Rest API for beginners,Client Server Architecture,HTTP Methods,get(),post(),delete(),put()
A RESTful API is an application program interface (API) that uses HTTP requests to GET, PUT, POST and DELETE data. A RESTful API — also referred to as a RESTful web service — is based on representational state transfer (REST) technology.
Reference URL ->https://www.service-architecture.com/articles/web-services/representational_state_transfer_rest.html
GET Method: Fetches all or any customer.
- Example1 : Get /Customer/ -Fetch All
- Example2: Get /Customer/1 – Fetch Customer1
POST Method: Create a Customer.
Example : POST /customer/?name=john&age=30
PUT Method: Updates the Customer.
Example: PUT /customer/?newname=james&age=20
DELETE Method: Deletes the Customer
Example: DELETE /customer/1
Facebook API Example for Reference:http://total-qa.com/rest-services/restapi-examples/
REST APIs are stateless, meaning that calls can be made independently of one another, and each call contains all of the data necessary to complete itself successfully. A REST API should not rely on data being stored on the server or sessions to determine what to do with a call, but rather solely rely on the data that is provided in that call itself. Identifying information is not being stored on the server when making calls. Instead, each call has the necessary data in itself, such as the API key, access token, user ID, etc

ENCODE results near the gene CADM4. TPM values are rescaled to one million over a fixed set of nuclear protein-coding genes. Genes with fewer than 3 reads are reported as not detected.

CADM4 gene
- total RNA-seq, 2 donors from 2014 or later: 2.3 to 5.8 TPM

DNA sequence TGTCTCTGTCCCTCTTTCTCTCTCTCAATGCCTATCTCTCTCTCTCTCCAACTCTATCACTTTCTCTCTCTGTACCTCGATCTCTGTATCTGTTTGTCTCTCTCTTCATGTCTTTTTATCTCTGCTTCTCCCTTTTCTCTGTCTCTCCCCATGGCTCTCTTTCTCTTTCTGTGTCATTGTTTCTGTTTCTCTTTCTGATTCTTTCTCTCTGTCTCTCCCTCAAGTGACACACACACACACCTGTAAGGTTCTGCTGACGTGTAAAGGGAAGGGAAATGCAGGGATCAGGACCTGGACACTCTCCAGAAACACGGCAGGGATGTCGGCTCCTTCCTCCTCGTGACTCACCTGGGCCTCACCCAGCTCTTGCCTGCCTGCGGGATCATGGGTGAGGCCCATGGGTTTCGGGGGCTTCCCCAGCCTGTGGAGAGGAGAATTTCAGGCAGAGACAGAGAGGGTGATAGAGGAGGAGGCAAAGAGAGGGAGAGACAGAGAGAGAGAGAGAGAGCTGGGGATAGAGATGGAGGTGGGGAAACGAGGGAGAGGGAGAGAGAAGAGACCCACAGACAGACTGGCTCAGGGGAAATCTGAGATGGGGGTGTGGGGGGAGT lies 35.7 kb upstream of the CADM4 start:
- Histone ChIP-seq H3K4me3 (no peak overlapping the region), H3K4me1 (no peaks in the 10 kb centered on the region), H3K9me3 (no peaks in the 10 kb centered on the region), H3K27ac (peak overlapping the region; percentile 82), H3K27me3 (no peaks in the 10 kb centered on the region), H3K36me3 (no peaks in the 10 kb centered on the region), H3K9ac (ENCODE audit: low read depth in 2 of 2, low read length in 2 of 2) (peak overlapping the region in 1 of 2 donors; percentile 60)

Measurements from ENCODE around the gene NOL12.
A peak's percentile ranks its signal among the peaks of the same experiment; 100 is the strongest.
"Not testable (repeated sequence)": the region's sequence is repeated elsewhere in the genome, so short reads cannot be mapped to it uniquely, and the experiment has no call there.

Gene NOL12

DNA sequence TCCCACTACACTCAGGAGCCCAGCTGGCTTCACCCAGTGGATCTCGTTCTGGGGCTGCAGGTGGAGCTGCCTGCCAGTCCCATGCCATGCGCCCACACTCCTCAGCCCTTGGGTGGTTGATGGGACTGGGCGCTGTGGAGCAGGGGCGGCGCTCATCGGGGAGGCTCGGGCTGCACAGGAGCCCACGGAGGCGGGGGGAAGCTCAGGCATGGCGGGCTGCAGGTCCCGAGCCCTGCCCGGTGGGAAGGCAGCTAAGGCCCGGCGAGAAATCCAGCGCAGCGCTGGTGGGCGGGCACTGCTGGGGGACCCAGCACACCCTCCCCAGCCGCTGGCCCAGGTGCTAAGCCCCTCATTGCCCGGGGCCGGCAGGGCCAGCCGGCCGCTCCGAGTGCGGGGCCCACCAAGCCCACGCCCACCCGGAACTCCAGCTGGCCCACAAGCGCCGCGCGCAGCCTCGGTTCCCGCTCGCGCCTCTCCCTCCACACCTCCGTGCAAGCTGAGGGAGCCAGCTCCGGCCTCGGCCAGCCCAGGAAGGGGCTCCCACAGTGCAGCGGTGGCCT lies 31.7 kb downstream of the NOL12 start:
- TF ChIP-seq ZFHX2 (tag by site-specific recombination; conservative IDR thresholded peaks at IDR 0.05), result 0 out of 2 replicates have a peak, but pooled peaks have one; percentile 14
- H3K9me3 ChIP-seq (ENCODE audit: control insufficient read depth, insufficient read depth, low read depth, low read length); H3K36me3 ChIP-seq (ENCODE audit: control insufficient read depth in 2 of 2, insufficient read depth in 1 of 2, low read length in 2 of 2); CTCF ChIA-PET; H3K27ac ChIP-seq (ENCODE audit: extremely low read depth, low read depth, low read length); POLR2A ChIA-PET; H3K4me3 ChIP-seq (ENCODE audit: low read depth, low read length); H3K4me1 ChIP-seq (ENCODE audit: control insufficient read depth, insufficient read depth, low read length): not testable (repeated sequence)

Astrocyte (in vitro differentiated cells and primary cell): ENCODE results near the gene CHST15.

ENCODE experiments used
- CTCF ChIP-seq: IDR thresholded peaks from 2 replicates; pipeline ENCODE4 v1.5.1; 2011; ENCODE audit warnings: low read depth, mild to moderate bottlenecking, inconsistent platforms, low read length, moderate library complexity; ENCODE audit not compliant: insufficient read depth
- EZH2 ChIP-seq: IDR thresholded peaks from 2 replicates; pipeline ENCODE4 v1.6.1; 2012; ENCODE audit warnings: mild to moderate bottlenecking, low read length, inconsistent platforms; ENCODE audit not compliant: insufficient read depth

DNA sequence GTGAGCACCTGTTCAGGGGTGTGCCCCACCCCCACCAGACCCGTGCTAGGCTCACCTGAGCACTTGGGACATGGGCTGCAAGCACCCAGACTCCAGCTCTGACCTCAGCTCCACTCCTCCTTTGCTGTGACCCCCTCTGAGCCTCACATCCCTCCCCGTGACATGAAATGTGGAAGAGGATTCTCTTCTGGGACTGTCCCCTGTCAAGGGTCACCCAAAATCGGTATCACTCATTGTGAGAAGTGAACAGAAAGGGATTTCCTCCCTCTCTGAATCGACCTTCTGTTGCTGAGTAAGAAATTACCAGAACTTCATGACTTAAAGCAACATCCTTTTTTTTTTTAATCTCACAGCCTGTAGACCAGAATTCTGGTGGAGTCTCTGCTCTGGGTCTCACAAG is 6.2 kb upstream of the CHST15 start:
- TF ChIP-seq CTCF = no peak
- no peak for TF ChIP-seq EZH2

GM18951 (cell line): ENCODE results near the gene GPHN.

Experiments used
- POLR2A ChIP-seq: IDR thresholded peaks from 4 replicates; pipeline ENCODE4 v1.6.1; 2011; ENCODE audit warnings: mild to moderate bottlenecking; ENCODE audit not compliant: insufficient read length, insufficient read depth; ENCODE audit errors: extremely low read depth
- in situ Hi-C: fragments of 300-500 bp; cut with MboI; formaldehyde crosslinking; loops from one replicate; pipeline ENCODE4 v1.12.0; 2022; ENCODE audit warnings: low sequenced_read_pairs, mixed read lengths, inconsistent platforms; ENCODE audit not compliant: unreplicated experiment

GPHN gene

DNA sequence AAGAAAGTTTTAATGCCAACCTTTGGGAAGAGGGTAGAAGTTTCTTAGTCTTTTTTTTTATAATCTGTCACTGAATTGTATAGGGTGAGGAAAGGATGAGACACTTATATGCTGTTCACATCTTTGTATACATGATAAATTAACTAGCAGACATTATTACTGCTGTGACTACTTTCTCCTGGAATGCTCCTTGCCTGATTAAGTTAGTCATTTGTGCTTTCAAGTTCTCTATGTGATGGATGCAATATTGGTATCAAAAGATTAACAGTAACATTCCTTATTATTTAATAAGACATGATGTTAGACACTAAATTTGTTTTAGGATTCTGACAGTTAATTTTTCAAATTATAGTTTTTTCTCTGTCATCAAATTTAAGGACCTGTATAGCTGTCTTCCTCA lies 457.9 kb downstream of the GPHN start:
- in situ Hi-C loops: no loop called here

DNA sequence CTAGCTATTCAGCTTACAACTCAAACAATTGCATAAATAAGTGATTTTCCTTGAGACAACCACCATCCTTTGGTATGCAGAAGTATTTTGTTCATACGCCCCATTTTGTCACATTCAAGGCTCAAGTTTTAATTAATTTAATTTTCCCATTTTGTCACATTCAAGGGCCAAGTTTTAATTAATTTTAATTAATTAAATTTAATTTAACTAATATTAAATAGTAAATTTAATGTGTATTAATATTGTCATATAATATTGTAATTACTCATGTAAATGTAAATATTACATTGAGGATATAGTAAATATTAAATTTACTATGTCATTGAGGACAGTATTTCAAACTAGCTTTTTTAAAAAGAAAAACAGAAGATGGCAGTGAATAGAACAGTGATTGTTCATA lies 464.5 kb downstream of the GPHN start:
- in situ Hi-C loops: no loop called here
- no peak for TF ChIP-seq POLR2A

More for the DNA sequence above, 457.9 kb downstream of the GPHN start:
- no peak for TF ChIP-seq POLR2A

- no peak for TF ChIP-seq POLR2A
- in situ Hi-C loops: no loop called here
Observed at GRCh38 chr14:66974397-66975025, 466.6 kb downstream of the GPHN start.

Because a stateless API can increase request overhead by handling large loads of incoming and outbound calls, a REST API should be designed to encourage the storage of cacheable data. This means that when data is cacheable, the response should indicate that the data can be stored up to a certain time (expires-at), or in cases where data needs to be real-time, that the response should not be cached by the client. Developers use Elastic Search to maintain Cache for the REST FULL Services.
Elasticsearch is an open-source, RESTful, distributed search and analytics engine built on Apache Lucene. Since the first version of Elasticsearch was released in 2010, it has quickly become the most popular search engine, and is commonly used for log analytics, full-text search, and operational intelligence use cases.